A NASA-funded study believes the United States could return a human to the moon in about five-to-seven years for roughly $10 billion using two independent and competing commercial service providers in a government-industry arrangement.

The study, led by NexGen Space LLC President and former NASA senior advisor for commercial space Charles Miller and co-principal investigator, Alan Wilhite of Wilhite Consulting, Inc., finds that returning a human to the moon could potentially be achieved within NASA’s existing deep space human spaceflight budget. NASA could leverage recent program innovations like the public-private Commercial Orbital Transportation Systems (COTS) model to get back to the moon at a dramatically-reduced rate.

Artist's illustration of a potential base on the moon. Photo: NexGen Space LLC.
Artist’s illustration of a potential base on the moon. Photo: NexGen Space LLC.

Miller said on Monday that the American people are the targets for the study. Miller said when the idea of returning humans to the moon is brought up periodically, the “automatic reaction” is that it would cost around $500 billion.

“We want to kill the idea that it has to cost hundreds of billions of dollars to go back to the moon,” Miller said during a press briefing at the National Press Club in Washington hosted by the National Space Society and the Space Frontier Foundation. “We think we have definitively answered if you use a different method–public-private partnerships leveraging America free enterprise–you can do it at a radically lower cost.”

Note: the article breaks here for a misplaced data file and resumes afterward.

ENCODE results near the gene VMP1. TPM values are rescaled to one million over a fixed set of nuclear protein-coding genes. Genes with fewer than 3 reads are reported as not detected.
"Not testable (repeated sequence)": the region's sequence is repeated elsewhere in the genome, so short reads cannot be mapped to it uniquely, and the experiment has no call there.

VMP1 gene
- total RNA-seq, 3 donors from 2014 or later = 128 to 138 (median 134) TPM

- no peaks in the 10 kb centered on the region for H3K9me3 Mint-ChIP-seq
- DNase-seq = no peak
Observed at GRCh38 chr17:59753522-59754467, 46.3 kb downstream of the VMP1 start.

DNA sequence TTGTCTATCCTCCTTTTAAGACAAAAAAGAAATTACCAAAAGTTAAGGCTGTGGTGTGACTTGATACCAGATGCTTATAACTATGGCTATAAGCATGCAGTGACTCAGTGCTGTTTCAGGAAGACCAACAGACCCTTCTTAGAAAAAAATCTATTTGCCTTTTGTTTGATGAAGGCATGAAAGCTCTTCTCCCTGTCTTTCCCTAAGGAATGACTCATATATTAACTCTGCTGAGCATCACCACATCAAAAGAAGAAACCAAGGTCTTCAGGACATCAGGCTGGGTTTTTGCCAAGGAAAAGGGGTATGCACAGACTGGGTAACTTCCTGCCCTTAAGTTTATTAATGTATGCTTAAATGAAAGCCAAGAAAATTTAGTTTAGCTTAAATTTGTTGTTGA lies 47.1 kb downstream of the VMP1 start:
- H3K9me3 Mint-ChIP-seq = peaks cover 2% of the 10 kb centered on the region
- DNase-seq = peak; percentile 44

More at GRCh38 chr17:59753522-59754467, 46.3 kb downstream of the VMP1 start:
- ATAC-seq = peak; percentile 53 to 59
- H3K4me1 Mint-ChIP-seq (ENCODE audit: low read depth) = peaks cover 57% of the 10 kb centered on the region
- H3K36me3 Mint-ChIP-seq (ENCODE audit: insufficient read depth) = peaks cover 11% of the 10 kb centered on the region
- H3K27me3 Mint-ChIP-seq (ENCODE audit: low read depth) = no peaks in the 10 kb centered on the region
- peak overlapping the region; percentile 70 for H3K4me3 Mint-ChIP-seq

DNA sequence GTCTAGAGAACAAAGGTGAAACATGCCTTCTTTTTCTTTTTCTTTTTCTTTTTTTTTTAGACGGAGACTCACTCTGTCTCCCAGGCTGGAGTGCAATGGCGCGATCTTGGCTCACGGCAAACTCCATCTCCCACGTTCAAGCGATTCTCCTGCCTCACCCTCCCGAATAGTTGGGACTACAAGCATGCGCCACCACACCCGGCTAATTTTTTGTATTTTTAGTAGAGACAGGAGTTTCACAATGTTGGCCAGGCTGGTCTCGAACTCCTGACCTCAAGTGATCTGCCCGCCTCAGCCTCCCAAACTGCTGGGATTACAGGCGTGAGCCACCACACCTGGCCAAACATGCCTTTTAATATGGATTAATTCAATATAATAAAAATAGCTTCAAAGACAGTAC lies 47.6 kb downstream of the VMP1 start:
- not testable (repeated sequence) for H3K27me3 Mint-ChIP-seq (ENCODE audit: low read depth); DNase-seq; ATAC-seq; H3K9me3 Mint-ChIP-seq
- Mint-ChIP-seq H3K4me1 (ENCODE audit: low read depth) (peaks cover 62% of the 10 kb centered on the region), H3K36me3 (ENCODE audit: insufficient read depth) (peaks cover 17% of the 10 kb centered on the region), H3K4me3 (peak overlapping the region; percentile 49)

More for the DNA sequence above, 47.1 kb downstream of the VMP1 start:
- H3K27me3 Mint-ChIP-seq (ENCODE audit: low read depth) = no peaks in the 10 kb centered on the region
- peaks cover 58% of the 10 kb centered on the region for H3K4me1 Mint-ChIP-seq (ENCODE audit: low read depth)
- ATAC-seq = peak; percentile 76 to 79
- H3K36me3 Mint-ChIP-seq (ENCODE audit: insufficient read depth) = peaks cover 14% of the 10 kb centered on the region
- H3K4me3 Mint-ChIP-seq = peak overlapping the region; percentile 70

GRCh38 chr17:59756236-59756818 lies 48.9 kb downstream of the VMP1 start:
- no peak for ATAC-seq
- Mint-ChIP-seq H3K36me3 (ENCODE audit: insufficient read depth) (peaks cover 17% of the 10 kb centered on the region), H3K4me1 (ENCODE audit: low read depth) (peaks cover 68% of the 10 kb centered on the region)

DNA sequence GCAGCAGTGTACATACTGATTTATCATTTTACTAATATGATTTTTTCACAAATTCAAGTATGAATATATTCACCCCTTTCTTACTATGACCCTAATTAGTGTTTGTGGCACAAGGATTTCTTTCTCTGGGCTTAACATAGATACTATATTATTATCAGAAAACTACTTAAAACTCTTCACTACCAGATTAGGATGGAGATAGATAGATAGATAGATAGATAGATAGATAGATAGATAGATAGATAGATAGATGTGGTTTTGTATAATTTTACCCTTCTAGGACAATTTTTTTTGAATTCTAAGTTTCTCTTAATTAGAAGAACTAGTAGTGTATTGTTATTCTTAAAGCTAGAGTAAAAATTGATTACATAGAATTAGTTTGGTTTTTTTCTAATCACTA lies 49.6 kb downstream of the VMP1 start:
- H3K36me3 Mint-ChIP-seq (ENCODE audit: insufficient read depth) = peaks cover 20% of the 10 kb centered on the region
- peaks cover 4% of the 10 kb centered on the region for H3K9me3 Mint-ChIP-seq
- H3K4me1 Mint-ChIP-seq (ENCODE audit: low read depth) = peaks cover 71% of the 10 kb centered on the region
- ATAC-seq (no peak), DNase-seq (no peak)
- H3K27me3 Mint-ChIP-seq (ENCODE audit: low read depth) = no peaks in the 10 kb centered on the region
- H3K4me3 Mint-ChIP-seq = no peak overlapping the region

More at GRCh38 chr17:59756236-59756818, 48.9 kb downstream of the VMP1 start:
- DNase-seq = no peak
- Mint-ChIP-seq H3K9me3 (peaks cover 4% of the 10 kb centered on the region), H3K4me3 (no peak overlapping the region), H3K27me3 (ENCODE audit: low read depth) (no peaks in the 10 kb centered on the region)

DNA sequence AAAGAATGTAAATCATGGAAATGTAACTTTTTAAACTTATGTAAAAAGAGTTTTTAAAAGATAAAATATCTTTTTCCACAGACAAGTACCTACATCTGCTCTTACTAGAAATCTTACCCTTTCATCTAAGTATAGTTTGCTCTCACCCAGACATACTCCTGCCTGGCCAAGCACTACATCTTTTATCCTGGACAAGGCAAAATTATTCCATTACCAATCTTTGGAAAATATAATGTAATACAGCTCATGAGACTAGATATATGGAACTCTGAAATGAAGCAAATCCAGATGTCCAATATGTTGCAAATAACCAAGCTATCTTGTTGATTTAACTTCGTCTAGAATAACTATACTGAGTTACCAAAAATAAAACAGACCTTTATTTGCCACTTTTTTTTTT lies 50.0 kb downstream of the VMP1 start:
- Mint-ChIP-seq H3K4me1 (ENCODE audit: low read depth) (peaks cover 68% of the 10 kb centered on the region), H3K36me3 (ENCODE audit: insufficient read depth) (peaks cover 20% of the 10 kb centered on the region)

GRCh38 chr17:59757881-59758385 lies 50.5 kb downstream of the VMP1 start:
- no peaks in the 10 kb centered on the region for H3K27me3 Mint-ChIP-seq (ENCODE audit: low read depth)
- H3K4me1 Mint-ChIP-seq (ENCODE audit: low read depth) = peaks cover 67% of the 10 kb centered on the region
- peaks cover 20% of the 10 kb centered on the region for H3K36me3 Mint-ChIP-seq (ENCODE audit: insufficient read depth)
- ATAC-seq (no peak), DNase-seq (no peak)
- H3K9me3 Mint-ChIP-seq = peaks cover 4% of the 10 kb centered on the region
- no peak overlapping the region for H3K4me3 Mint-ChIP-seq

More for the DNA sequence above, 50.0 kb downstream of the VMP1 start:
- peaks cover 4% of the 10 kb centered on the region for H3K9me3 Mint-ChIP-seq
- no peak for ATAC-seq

The study finds numerous national security and economic growth benefits from an “evolvable lunar architecture” (ELA) that leverages commercial capabilities and services. In particular, higher launch rates of Defense Department launch vehicles and use of on-orbit propellant transfer will significantly lower the cost of DoD launch services. The study says low-cost and reliable access to space is critical to U.S. national security.

A lunar architecture, the study says, could also close the business case for a commercial reusable launch vehicle that could substantially eliminate U.S. vulnerability to “Pearl Harbor-style” attacks in space and make reusable launch vehicles deterrents to war. Since commercial reusable launch vehicles could provide a surge capability to rapidly replenish our space assets, just the existence of reusable launch vehicles will reduce the incentive to attack U.S. assets in space. This means the U.S. is less likely to need to use them in a war.

An evolvable lunar architecture, the study said, may also spur advances in robotics and telepresence that may have important military aspects. Other technological advances that could evolve include environmental systems, chemical and processing engineering advances from resource harvesting, additive manufacturing and environmental monitoring.

One risk to the plan is that humans aren’t exactly sure how much water is on the moon or how deep it is. This is important, the study said, because the amount of water available on the moon would enable further prospecting and establishment of a permanent lunar base, which could promote economic development at a small, marginal cost and provide a stop for humans on the way to Mars.

Miller said while humans know water exists on the moon, we don’t know how plentiful it is nor how deep it is. Calling this a key issue, Miller recommended NASA should send a resource prospector to the moon to evaluate. He said it would take roughly three-to-four years to determine how much water is on the moon.